Proton Exchange Membrane Fuel Cells

Efficient Electrocatalyst Utilization in Proton Exchange Membrane Fuel Cells

Electrochemical Deposition of Pt Nanoparticles Using Nafion® Membrane as a Template

Nafion® membranes are one of the most commonly used electrolytes in methanol and hydrogen fuel cells. Under operating conditions this membrane absorbs water and phase separates into hydrophobic and hydrophilic domains [1-4]. Migration of protons takes place through the hydrophilic domains. To produce electrical energy in a fuel cell, the hydrophilic domains must provide a continuous pathway from the anode to the cathode and also have a catalyst particle at both ends. Recently it has been shown that the Pt catalyst can be deposited electrochemically through the hydrophilic channels of the Nafion membrane [5]. This method places the catalyst only in the hydrophilic domains and avoids the waste resulting from Pt deposition under the hydrophobic regions of the membrane.

Figure 1. The ion-conduction channel model of a Nafion® membrane placed between two electrodes. The proton conducting hydrophilic channels are shown in white. The red and yellow spots represent catalyst particles in a conventional fuel cell. Particles in yellow are not used effectively. In our work, catalyst particles are deposited through commercially available Nafion membranes (117, 112, and 212) by electrochemical pulse deposition.

The size of the Pt nanoparticles can be carefully controlled by changing parameters such as pulse time delays (X and Y), the potential width, and the concentration of the electrolyte and pH of the medium. Active surface areas of Pt particles synthesized by this technique are determined by cyclic voltammetry (CV). Electrode surfaces are also investigated using Scanning Electron Microscopy (SEM) equipped with an Energy Dispersion Spectrometer (EDS) (Figure 2 ) .

Figure 2. SEM image of carbon cloth electrode after removing overlaying Nafion membrane, showing the presence of Pt particles that have been deposited through the membrane's hydrophilic channels.





  1. Chu, Y. H.; Shul, Y. G.; Choi, W. C.; Woo, S.I.; Han, H. S. J. Power Sources, 2003, 118, 334-341.
  2. Paddison, S. J.; Paul, R.; Zawodzinski, Jr. T. A. J. Electrochem. Soc., 2000, 147, 617-626.
  3. Kanamura, K.; Morikawa, H; Umegaki, T. J. Electrochem. Soc., 2003, 150, A193-A198.
  4. Chou, J; McFarland, E. W.; Metiu, H. J. Phys. Chem. B, 2005, 109, 3252-3256.
  5. Chou, J.; Jayaraman, S.; Ranasinghe, A. D.; McFarland, E. W.; Buratto, S. K.; Metiu, H. J. Phys. Chem. B, 2006, 110, 7119-7121

Current Imaging of the Conducting Channels in Proton Exchange Membrane Fuel Cells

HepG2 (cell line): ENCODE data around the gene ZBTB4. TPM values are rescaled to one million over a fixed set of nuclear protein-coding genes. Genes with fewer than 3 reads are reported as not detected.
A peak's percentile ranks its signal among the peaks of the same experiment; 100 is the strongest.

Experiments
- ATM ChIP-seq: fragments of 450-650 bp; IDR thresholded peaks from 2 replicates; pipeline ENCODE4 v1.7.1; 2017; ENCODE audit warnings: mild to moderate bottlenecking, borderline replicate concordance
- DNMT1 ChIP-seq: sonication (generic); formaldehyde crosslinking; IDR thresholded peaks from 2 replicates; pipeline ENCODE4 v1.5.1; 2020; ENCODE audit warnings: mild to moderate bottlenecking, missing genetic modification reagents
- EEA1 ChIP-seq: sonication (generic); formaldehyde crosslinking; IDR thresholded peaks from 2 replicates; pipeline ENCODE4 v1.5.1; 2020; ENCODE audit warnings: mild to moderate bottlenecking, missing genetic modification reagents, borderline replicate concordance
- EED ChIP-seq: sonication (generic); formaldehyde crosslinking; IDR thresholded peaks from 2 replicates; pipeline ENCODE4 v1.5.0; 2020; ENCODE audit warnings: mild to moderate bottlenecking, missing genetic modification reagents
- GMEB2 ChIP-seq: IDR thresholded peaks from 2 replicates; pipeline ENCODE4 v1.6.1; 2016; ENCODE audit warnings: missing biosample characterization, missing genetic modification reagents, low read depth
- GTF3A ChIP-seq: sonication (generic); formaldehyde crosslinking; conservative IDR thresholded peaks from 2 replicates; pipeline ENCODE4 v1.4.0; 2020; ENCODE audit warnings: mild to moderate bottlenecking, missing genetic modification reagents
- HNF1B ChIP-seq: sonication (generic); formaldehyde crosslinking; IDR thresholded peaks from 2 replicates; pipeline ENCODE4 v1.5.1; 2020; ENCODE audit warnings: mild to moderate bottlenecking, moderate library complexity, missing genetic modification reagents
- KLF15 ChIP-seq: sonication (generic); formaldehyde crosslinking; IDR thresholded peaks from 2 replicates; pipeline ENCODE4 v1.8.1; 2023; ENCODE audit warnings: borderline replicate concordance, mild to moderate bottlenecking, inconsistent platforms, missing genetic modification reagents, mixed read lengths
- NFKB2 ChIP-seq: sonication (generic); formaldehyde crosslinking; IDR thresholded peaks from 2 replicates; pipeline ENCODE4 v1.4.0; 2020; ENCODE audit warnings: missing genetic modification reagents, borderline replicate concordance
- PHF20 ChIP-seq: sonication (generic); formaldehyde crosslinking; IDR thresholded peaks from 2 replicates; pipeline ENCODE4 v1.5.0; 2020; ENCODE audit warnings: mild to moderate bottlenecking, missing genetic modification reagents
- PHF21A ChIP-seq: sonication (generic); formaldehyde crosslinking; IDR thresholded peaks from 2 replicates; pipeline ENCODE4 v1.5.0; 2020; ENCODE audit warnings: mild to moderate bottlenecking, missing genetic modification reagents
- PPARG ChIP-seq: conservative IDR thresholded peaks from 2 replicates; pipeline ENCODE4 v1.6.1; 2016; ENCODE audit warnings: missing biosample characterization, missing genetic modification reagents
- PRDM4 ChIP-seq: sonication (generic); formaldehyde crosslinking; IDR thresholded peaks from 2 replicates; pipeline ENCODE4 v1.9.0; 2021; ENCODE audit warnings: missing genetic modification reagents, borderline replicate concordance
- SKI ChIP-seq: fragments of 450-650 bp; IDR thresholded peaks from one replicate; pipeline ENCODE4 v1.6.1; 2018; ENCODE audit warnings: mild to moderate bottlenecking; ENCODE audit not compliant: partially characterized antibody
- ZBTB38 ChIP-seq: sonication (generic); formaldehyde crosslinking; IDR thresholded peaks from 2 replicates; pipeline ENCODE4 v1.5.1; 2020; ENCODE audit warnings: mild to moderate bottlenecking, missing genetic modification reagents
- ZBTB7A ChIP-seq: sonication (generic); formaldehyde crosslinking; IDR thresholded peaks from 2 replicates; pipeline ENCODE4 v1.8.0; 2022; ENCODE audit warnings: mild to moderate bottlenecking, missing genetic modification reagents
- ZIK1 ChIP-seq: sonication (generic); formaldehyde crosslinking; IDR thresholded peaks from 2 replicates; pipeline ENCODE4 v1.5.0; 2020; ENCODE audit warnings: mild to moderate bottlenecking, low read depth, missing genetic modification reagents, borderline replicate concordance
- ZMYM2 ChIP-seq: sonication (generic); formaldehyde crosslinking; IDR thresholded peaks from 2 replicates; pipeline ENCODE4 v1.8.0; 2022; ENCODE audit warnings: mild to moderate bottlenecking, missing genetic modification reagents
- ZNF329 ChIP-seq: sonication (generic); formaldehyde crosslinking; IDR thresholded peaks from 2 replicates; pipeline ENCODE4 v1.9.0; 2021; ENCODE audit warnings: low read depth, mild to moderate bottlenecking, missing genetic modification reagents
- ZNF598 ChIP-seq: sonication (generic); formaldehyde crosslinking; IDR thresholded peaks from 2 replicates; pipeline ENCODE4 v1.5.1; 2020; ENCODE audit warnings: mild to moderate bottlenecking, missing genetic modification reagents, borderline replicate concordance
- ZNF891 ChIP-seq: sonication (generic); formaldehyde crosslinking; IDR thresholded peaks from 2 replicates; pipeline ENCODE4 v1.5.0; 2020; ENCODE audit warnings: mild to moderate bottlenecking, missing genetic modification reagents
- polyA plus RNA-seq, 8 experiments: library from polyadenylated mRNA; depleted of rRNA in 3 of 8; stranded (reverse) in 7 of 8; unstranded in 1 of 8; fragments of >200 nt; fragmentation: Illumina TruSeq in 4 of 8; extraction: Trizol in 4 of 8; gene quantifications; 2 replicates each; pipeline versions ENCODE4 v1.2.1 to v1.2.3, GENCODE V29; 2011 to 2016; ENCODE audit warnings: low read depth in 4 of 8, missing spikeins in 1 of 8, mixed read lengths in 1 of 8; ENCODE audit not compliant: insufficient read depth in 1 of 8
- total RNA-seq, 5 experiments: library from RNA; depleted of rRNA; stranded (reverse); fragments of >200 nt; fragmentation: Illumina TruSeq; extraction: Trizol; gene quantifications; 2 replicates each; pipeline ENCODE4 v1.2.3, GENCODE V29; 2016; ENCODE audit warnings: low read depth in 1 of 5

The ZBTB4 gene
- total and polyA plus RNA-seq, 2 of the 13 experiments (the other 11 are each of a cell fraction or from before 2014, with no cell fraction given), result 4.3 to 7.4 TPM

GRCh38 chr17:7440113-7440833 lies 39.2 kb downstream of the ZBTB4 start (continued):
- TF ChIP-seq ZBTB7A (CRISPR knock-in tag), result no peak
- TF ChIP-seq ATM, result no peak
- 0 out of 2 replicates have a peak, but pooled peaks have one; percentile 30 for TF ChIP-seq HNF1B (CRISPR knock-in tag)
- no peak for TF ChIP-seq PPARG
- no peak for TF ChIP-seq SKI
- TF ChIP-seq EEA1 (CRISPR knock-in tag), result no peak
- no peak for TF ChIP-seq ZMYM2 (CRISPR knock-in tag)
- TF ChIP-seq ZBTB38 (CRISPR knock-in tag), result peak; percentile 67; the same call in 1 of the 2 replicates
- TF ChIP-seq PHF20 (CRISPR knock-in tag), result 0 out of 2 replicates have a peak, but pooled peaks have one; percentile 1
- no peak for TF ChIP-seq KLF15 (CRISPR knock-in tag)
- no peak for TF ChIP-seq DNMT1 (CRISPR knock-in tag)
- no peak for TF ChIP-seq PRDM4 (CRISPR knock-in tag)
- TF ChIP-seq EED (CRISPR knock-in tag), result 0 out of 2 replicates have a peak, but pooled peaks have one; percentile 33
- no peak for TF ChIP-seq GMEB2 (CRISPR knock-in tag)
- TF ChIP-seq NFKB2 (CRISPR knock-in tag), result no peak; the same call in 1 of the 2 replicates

The electrochemically active area of a proton exchange membrane in an operating fuel cell is investigated using conductive probe atomic force microscopy. A platinum coated AFM tip functions as a nanoscale cathode as it scans the surface of a membrane, diagramed in Figure 1. This configuration allows investigation of individual proton conducting channels within the membrane, including their number, connectivity, and conductivity, properties critical to fuel cell performance.

Figure 1. Experimental apparatus consisting of Pt tip (cathode), which scans the surface of a proton exchange membrane hot-pressed to a carbon cloth electrode embedded with Pt particles (anode) and exposed to hydrogen gas. Shown at left is a side view of the fuel cell flow stage used for AFM scans, consisting of i) proton exchange membrane ii) insulating layer iii) Pt loaded carbon cloth (anode) iv) copper base. Arrows represent hydrogen gas flow at the anode.

Correlations and anti-correlations between hydrophilic surface domains and ion conductive channels were made by overlaying tapping mode and conductive AFM images taken on the same region of a given sample, shown in Figure 2. This comparison gives a direct measure of the electrochemical activity of each aqueous domain. We have found that a large number (~60%) of the aqueous domains present at the surface of a Nafion membrane are electrochemically inactive. We attribute this to a combination of limited aqueous domain connectivity and catalyst accessibility.

Figure 2. 1 um x 1 um AFM images of Nafion surface in the described fuel cell configurationa) TMAFM topography (z-scale 10 nm) b)TMAFM phase image (z-scale 15º) c)conductance image (z-scale 50 pA) d)Correlation image showing regions which contain both aqueous surface domains and proton conduction (maximum correlation in blue, minimum in black) e) Anti-correlation image showing regions which contain both aqueous domains and insignificant proton conduction (maximum anti-correlation in blue, minimum in black).

Initial work has focused on Nafion membranes (a perfluorosulfonic acid polymer) and commercially available electrode materials imaged under ambient conditions, while controlled variations in electrode fabrication and membrane preparation have also been explored. Changes in membrane water content and chemical structure may elucidate additional properties of the ion transport channels.

This project is supported by the Army Research Office Multi-University Research Initiative.

Related publications:

  1. Bussian, D. A.; O'Dea, J. R.; Metiu, H.; Buratto, S. K., Nanoscale Current Imaging of the Conducting Channels in Proton Exchange Membrane Fuel Cells. Nano Letters 2007, 7, 227-232.
  2. Gargas, D. J.; Bussian, D. A.; Buratto, S. K., Investigation of the connectivity of hydrophilic domains in nafion using electrochemical pore-directed nanolithography. Nano Letters 2005, 5, (11), 2184-2187.
  3. Chou, J.; Ranasinghe, A.; Shrisudershan, J.; McFarland, E. W.; Buratto, S. K.; Metiu, H., Efficient Electrocatalyst Utilization. Journal of Physical Chemistry B 2006, 110, 7119.
  4. Chou, J.; McFarland, E. W.; Metiu, H., Electrolithographic investigations of the hydrophilic channels in Nafion membranes. Journal of Physical Chemistry B 2005, 109, (8), 3252-3256.